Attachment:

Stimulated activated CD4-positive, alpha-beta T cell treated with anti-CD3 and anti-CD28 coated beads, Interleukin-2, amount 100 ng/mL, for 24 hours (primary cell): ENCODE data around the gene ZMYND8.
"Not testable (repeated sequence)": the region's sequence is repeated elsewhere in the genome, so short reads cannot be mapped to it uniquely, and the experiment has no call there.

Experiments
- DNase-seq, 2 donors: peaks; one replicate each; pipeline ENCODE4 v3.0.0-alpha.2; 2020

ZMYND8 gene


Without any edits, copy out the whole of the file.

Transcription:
Stimulated activated CD4-positive, alpha-beta T cell treated with anti-CD3 and anti-CD28 coated beads, Interleukin-2, amount 100 ng/mL, for 24 hours (primary cell): ENCODE data around the gene ZMYND8.
"Not testable (repeated sequence)": the region's sequence is repeated elsewhere in the genome, so short reads cannot be mapped to it uniquely, and the experiment has no call there.

Experiments
- DNase-seq, 2 donors: peaks; one replicate each; pipeline ENCODE4 v3.0.0-alpha.2; 2020

ZMYND8 gene